Josh Barnstable: The Facebook Interview

Interview with Josh Barnstable

Josh Barnstable started writing for the Footy Almanac at 14 years of age. He covered his first match in the book in round one 2009 which resulted in a win for his beloved North Melbourne. He has since written many engaging reports for both the book and the website. He is studying VCE while working as an around the groundsman and broadcaster for 98.5 ONE FM. He lives in Numurkah and would like to become a sports journalist. This interview was conducted via Facebook messages with Phil Dimitriadis

 

PD: How did you find out about The Footy Almanac?

 

JB: First saw the Footy Almanac (2008 edition) in K-Mart in Shepparton one day, and tried convincing Mum and Dad to buy it for me. They said no, but about a week later Dad went and bought it for me as a surprise.

 

PD: Good move by the old man. How did you come to write for the book and what was your first match as a writer?

 

JB: Once reading the book cover to cover, I noticed that I could contribute myself with the little message from John Harms and Paul Daffey at the back of the book. I sent them an email, declared my interest (perhaps a little too enthusiastically – I tried thrusting my name before the selectors for the opening round of 2009), and my first match to write about was North Melbourne v Melbourne, Round 1 of 2009.

PD: How did that feel? Did North win?

JB: It felt quite good, and I was keen to contribute my words. I find the Almanac good because all the thoughts that go through my head during a game of footy, I now have an outlet for all of that at the end of the game. They did win, by 34 points. It was Jack Ziebell’s debut match.

 

PD: So your debut coincided with Jack Ziebell’s. Was that a good omen for your career as a budding journalist? Why is writing important for yourself and for prospective junior almanackers?

 

JB: Hopefully I don’t endure a couple of broken legs along the way like he did! Writing is important for everyone and especially people of the younger generation so they can build up confidence with their words, learn how to write about a game of football, tennis, rugby, anything, and make it engaging. John Harms, Paul Daffey and the whole crew are very good at doing that.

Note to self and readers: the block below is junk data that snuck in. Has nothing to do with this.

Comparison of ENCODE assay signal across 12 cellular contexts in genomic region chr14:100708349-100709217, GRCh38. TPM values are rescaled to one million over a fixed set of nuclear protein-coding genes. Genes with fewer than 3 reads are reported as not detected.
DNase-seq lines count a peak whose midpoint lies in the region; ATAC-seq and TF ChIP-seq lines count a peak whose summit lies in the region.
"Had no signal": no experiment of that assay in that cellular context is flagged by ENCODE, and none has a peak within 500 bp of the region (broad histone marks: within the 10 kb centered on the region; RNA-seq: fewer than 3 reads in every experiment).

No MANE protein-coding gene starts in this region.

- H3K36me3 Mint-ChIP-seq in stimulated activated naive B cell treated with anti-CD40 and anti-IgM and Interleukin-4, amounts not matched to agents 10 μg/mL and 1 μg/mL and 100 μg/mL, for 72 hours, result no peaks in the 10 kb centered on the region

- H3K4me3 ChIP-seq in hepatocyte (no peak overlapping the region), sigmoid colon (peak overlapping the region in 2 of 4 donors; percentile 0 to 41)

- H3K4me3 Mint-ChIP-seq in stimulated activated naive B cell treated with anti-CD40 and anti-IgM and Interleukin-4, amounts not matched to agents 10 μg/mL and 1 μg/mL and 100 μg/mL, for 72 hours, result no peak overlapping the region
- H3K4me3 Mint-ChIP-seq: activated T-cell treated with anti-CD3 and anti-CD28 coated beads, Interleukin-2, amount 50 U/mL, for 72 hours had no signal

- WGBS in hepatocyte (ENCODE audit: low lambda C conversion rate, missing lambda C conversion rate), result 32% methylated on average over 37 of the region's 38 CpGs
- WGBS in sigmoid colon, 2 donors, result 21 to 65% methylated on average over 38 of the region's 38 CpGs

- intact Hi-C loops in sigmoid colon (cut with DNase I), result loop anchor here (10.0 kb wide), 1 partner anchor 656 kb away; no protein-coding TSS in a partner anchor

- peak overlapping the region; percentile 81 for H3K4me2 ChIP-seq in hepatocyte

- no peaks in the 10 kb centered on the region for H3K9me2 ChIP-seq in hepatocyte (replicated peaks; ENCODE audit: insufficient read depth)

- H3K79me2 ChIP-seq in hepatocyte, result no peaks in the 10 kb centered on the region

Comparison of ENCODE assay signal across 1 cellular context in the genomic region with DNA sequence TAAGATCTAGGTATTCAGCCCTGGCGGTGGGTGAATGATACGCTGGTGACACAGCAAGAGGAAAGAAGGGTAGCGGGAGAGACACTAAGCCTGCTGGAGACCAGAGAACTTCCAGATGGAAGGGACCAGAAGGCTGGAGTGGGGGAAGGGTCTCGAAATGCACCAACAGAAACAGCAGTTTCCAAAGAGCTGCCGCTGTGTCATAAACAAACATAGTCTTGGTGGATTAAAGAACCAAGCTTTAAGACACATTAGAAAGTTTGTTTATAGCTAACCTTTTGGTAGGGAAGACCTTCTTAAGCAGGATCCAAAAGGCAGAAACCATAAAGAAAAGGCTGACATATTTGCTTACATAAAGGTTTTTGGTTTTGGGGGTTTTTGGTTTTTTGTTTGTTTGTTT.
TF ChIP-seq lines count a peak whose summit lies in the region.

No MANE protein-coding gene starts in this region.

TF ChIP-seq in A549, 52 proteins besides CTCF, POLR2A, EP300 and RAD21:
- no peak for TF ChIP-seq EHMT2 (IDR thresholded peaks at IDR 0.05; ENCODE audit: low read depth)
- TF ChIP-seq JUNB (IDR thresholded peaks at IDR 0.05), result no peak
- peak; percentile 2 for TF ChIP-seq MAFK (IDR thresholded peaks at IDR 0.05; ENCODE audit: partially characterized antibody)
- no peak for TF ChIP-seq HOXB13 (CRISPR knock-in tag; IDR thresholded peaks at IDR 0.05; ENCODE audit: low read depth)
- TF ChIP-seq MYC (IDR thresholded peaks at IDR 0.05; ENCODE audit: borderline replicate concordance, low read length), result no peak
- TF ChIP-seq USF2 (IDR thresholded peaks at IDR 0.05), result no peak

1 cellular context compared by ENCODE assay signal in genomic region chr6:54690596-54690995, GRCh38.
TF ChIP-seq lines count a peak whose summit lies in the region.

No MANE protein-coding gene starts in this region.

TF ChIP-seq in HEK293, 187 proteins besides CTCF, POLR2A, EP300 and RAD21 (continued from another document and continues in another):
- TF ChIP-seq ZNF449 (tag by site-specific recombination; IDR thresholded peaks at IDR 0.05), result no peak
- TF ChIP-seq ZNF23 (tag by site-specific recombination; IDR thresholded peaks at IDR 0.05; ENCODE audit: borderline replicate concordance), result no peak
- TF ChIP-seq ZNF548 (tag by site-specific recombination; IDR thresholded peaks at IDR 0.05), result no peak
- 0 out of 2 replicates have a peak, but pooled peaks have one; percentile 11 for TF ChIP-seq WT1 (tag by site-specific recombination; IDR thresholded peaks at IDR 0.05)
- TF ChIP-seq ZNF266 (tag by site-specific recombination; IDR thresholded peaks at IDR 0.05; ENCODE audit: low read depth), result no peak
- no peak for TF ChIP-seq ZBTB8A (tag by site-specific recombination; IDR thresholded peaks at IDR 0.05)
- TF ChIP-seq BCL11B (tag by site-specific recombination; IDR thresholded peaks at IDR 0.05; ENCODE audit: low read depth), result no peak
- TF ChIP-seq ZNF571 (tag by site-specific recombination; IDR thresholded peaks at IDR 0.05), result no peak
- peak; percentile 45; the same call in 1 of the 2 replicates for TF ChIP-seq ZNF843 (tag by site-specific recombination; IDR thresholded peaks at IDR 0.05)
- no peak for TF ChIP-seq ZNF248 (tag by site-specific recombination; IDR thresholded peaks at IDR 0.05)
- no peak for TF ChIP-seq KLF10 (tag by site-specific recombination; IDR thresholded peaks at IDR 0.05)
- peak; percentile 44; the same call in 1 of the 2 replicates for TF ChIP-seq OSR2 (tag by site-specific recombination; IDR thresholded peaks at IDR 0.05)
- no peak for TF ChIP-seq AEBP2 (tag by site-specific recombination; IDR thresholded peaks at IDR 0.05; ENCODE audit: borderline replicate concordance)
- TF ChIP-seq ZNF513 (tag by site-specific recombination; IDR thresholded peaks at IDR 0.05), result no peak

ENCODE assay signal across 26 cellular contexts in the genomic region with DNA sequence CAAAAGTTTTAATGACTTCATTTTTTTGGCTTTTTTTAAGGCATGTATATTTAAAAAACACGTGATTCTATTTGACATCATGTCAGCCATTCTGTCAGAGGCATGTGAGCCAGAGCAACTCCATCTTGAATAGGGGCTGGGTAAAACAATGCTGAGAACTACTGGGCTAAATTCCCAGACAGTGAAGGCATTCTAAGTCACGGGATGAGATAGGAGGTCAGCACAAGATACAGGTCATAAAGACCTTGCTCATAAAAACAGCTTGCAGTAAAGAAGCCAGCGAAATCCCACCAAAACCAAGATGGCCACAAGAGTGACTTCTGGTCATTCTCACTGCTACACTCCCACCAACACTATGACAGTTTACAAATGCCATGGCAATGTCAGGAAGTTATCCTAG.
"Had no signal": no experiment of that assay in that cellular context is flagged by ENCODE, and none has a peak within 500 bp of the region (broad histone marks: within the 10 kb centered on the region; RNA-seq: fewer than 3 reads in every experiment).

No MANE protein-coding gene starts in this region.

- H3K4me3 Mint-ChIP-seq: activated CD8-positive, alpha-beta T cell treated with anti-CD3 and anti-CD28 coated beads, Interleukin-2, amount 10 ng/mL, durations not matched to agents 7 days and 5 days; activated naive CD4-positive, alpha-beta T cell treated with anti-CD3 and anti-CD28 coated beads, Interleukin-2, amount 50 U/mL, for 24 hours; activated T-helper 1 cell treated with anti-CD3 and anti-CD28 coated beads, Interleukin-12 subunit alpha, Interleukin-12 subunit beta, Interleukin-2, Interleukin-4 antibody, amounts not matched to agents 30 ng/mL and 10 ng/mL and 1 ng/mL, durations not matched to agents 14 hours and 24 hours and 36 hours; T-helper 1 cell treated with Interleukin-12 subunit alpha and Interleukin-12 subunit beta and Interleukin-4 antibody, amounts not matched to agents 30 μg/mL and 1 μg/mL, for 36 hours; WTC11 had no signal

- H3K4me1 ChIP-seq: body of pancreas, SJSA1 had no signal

PD: Why do you think footy and sport in general means a lot to so many people?

 

JB: Sport brings people together, and it doesn’t matter what nationality you are, what religion you belong to or what you believe in, everyone can participate in the banter, and discuss the game at great lengths. And the beauty is that all the people in the crowd or just watching the game in general, unite under one rule: Always boo Collingwood and Carlton.

 

PD: Unless you follow them of course. How does a writer engage his/her audience?

 

JB: Make the article interesting, knowledgeable and, overall, a pleasure to read.

 

PD: Sounds good. Who are some of your favourite writers/journalists and why?

 

JB: I don’t really have any. I don’t take any notice of who writes what when I read the Herald Sun. Mike Sheahan has always been good at going out on a limb and creating some discussion, which is always good.  John Harms’ work is a pleasure to read.

 

PD: Who are some of your favourite sportspeople and why?

 

JB: From the AFL, you can’t go past the underrated champions of the game. That’s Lenny Hayes, Jimmy Bartel, Simon Black and Matthew Boyd. From sport in general, Novak Djokovic is definitely inspiring to watch.

 

PD: Can you tell us why you started following North? Did you feel sorry for them?

 

JB: Haha, no. Dad has supported them all his life, as far as I know, and the blue and white got passed down to me. There was a time in 2007, during the whole Gold Coast fiasco, where I almost jumped ship to Hawthorn after they beat us in Round 3 of that season. We were 0-3, about to move north, had no money and our star forward (Nathan Thompson) was out with an ACL. Sticking with them, they won the next six games in a row, and made the finals series, where we beat Hawthorn at the MCG in the Semi’s. Sadly we lost to Port Adelaide a week later. I will never contemplate leaving them again after that.